A U.S. Geological Survey geologist collects samples of lava spatter for laboratory analysis on Hawaii on 6 May 2018. Photo: U.S. Geological Survey / Associated Press

By Rong-Gong Lin II
21 June 2018

(Los Angeles Times) – A new directive from the Trump administration instructs federal scientists with the U.S. Geological Survey to get approval from its parent agency before agreeing to most interview requests from reporters, according to employees and emails from officials with the Department of the Interior and USGS.

USGS employees who spoke with The Times on condition of anonymity because they were unauthorized to do so say the new protocol represents a dramatic change in decades of past media practices at the scientific agency and will interfere with scientists’ ability to quickly respond to reporters’ questions. They expected that taxpayers would see less of the USGS’ scientific expertise as reporters seek scientific comment elsewhere.

The new protocol also permits the Department of the Interior’s communications office to reject interview requests on scientific matters.

A deputy press secretary for the Department of the Interior, Faith Vander Voort, wrote in an email that “the characterization that there is any new policy or that it for some reason targets scientists is completely false.” She said the Department of the Interior’s communications office “simply asked” the USGS public affairs office to follow media guidelines published in 2012 during the Obama administration. Vander Voort did not answer a question as to what prompted the change in media protocol. […]

Current and former federal employees suggested the new protocols are an unwieldy attempt to control the voices of workers in the Department of the Interior, which employs some 70,000 people, including thousands of scientists at the top of their fields.

“This is really quite troubling. … In the 44 years I was with the agency, I was never required to go through anyone for authorization to speak with a reporter,” said William Ellsworth, former chief scientist of the USGS’ earthquake hazards team and now a professor of geophysics at Stanford University. “The USGS is a nonpolitical science agency. … These new roadblocks will not help them fulfill their mission.”

“You’re hamstringing the ability of the organization to listen to the needs of the public,” said Ross Stein, a USGS scientist emeritus and adjunct professor of geophysics at Stanford University.

Kate Kelly, a former director of communications at the Department of the Interior during the Obama administration, said it’s a problem when political appointees are put in a position where they can require scientists to obtain approval before speaking to journalists.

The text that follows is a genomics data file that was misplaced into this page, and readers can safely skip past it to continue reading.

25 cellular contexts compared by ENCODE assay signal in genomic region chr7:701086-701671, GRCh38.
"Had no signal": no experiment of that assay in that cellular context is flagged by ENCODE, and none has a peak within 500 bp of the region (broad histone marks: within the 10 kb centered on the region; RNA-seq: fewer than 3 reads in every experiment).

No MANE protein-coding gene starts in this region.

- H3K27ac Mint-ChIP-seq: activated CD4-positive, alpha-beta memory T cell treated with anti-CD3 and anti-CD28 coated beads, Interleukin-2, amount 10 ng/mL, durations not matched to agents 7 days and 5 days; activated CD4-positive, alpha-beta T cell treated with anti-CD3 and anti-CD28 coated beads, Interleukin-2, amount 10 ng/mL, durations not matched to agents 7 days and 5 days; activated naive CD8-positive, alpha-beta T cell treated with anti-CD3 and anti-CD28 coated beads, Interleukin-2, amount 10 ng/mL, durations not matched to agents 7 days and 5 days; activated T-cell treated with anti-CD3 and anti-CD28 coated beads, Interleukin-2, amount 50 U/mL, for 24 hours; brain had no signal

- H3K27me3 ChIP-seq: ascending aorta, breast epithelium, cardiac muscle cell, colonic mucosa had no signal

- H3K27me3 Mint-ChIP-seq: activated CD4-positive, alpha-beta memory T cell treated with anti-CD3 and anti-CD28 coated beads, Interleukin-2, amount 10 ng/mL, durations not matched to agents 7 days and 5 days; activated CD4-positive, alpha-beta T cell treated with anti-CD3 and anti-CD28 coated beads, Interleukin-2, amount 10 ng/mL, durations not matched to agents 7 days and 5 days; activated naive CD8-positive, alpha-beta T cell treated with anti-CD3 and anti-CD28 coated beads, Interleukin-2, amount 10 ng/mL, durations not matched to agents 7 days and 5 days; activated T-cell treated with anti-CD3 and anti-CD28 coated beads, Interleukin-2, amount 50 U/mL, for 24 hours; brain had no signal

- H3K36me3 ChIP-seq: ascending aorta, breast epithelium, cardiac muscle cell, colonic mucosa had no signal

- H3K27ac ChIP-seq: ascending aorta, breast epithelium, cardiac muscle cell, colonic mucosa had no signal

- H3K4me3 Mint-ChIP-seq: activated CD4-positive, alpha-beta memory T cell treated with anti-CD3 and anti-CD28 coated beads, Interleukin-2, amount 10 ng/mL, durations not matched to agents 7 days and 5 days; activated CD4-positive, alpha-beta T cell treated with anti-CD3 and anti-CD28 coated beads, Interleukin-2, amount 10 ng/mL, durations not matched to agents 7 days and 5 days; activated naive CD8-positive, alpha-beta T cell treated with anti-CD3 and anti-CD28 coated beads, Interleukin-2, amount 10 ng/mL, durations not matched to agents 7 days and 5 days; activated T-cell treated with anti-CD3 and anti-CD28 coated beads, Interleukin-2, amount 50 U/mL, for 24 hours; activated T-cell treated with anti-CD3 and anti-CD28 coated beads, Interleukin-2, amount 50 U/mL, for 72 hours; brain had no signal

“This policy, if it’s in fact being implemented as such, has a lot of concerning implications. It essentially gives political appointees veto power over science, scientists and information that the American people should have access to,” Kelly said. “That introduces questions about what scientists are able to say, and whether what they’re sharing is some mangled version of the truth.” [more]

Trump administration tightens rules for federal scientists talking to reporters

By Sarah Kaplan
14 June 2018

(The Washington Post) – Scientists at the U.S. Geological Survey must now submit their presentation titles for review by the Interior Department to get approval to attend two major conferences, and they will have to identify how their research relates to Interior Secretary Ryan Zinke's priorities.

In guidelines posted on the agency's internal website this week and obtained by The Washington Post, the USGS's Office of Administration told employees they will have to provide a detailed “attendee justification” when applying for travel approval for the annual meetings of the American Geophysical Union in Washington and the Geological Society of America in Indianapolis later this year.

Interior spokeswoman Faith Vander Voort said Thursday that budget limitations mean the department “can only afford to send people who have a meaningful role at the conference. … If taxpayer dollars are being spent to send someone to a conference, we'd like some degree of confidence that their attendance will advance the department’s priorities.”

Zinke has detailed 10 priorities since joining the Trump administration in March 2017, including “create a conservation stewardship legacy second only to Teddy Roosevelt,” “sustainably develop our energy and natural resources,” “protect our people and the border” and “strike a regulatory balance.”

But Chip Groat, who served as USGS director under presidents Bill Clinton and George W. Bush, called the new protocol unusual and “inappropriate.”

“Someone from another part of Interior might not understand the fine points of why this science is important,” he said Wednesday. “They’re making some judgment about the type and quality of science the USGS is presenting.”

Bruce Babbitt, interior secretary during the Clinton administration, used stronger language: “It's a form of censorship.” [more]

Scientists at USGS face new scrutiny on research presentations



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